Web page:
2004 was a pivotal year in my relationship with films. I always lived close to NYC, but never had the means to take in all the wonderful films being released there for those week-long awards qualifying runs. That changed in 2004 when I packed up and left for college in the city. Every spare cent I had went towards live theater and film. I was able to write more than ever before and eventually funded my insatiable appetite for art with my own work in writing. It was a glorious time.
I bring this up because The Incredibles was one of the rare 2004 releases I did not see in theaters. I was nowhere near as interested in superheroes then as I am now (my go-to comics were always horror, not super) and Pixar’s early big hits hit me at that awful time in development where everything cool is automatically terrible and anything geared for children is even worse. I’ve matured and learned the error of my ways (Toy Story really is wonderful and superheroes are a lot of fun).
The hype was long-gone by the time I watched The Incredibles. It is a solid animated film with a great cast of characters and a strong plot. I liked the style of the whole thing and it felt very much in line with the few superhero properties I did enjoy back then (the original Batman TV series, the animated X-Men, a smattering of Iron Man comics). The film had heart and action. It also didn’t overstay its welcome despite being an almost two-hour long animated film.
To say that I was blown away by Incredibles 2 is an understatement. I honestly cannot remember the last time I left a movie theater and could not think of a single thing that I thought could have been done better. This is everything I could have wanted from a sequel to a film released 14 years after the original.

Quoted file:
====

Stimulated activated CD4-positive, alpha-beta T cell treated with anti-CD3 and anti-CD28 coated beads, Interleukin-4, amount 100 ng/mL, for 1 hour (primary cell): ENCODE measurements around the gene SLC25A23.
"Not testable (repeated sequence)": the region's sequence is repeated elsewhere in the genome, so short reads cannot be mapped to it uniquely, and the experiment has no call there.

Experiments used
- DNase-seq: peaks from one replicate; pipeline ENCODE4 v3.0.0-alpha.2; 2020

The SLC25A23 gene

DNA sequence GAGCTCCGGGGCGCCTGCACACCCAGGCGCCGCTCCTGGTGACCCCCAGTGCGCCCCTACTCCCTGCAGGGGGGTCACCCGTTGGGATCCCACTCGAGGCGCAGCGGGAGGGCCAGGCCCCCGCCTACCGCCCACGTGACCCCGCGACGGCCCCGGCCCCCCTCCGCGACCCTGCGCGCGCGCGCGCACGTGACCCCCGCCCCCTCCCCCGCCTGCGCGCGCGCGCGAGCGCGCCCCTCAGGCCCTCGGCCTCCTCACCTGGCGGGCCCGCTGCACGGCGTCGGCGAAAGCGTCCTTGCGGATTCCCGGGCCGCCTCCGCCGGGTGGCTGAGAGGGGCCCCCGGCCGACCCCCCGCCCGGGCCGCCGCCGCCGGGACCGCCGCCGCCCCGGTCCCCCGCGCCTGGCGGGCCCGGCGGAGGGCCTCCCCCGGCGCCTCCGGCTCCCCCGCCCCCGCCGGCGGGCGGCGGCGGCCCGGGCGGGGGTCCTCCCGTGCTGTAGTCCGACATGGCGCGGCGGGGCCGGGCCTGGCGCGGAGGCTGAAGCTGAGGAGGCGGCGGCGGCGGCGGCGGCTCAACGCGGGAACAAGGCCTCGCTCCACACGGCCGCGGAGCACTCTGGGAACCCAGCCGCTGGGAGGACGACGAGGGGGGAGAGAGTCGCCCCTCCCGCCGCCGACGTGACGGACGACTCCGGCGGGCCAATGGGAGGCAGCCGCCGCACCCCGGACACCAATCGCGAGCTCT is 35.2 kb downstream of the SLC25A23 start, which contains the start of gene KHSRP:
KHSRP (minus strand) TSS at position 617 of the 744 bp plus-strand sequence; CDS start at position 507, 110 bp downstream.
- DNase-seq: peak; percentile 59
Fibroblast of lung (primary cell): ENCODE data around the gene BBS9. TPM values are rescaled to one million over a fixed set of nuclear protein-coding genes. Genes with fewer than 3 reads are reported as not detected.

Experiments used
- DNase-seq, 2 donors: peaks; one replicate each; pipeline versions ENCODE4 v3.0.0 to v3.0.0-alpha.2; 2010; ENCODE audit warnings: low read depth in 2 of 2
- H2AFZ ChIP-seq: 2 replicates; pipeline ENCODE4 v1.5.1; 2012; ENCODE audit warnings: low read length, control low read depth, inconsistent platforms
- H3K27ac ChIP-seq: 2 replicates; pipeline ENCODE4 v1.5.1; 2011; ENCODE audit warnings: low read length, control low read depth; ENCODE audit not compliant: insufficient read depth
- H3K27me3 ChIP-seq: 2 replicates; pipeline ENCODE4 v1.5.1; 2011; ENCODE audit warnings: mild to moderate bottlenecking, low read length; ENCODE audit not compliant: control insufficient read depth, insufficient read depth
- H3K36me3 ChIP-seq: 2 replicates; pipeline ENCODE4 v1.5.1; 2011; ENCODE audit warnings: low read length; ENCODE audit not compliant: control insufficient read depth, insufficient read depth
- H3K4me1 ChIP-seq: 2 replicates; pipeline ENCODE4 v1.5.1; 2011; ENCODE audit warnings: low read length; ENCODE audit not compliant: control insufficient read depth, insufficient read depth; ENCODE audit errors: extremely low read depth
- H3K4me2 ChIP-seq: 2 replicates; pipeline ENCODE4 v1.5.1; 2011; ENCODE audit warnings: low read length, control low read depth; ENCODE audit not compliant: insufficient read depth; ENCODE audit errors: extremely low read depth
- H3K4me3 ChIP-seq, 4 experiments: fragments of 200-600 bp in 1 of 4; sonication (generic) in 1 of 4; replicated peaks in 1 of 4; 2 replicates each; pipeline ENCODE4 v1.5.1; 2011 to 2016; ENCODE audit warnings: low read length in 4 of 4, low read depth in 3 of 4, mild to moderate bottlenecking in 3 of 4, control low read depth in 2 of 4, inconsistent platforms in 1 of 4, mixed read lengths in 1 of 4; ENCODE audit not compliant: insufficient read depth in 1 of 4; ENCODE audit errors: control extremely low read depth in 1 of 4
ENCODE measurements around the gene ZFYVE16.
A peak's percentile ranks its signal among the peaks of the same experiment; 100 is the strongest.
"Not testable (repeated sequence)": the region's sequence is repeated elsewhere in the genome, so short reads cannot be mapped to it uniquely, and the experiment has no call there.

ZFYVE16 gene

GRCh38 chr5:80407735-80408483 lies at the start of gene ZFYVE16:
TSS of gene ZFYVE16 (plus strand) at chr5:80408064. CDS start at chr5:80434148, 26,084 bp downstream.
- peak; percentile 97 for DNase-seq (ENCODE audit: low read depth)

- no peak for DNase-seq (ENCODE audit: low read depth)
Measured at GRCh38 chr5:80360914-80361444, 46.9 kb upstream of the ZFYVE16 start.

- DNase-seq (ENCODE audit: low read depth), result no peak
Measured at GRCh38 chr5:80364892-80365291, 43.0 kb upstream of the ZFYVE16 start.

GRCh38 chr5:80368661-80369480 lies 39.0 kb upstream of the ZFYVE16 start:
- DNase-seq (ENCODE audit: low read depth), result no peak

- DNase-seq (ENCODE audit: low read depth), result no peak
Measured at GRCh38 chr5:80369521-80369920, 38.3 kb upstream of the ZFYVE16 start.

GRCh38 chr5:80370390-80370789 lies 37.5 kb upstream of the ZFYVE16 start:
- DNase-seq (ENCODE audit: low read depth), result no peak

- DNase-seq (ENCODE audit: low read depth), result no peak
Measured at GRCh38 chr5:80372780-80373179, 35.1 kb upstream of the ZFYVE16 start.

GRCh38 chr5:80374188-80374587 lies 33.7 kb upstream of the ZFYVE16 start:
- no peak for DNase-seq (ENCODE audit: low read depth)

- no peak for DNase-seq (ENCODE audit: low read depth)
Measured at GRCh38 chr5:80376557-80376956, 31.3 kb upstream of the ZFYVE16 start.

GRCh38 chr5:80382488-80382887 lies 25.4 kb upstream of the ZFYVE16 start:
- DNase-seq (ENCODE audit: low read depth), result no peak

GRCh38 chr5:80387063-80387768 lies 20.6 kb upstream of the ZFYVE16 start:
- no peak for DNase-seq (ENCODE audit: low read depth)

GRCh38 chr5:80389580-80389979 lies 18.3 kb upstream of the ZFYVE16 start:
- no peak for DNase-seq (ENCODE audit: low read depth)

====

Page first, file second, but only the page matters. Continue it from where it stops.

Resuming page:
That’s right. It’s been 14 years since The Incredibles was released in theaters. But for the characters in the film, it’s been minutes.
The opening scene is literally a continuation of the final little “find out what happens next issue/episode” teaser writer/director Brad Bird ended the first film with. The Underminer is digging through Metroville to commit a crime and the Parrs, a family of superheroes better known as The Incredibles, suit up to take him down. They don’t care that superheroes are still illegal; they want to save the day because it is the right thing to do. Family squabbles turn the operation belly-up and the family is faced with the grim reality that the city of Metroville will no longer turn a blind eye to their criminal activity.
When all hope is lost, the owners of DEVTECH (brother and sister Winston and Evelyn Deavor) offer Mr. Incredible, Elastigirl, and Frozone a chance to get back in the game. They are willing to take out a massive insurance package on a hero in order to win back public favor for supers. They settle on the least-destructive of the iconic trio: Elastigirl. That leaves Mr. Incredible behind to raise the children while Elastigirl leaves the house to fight crime on her own.
The children are changing in their own unique ways. Violet is now old enough to start dating. Dash is old enough to be saddled with that awful new math that makes no sense because why is long division now a birthday cake? Jack-Jack is still an infant, but the hint of superpowers we saw in The Incredibles is now manifesting in increasingly wild and unpredictable ways.
It seems like a lot of plot (it is), but it works. That first paragraph back there is just the opening sequence of the film; the rest is the fallout from the Underminer mishap and Elastigirl’s rise to solo prominence.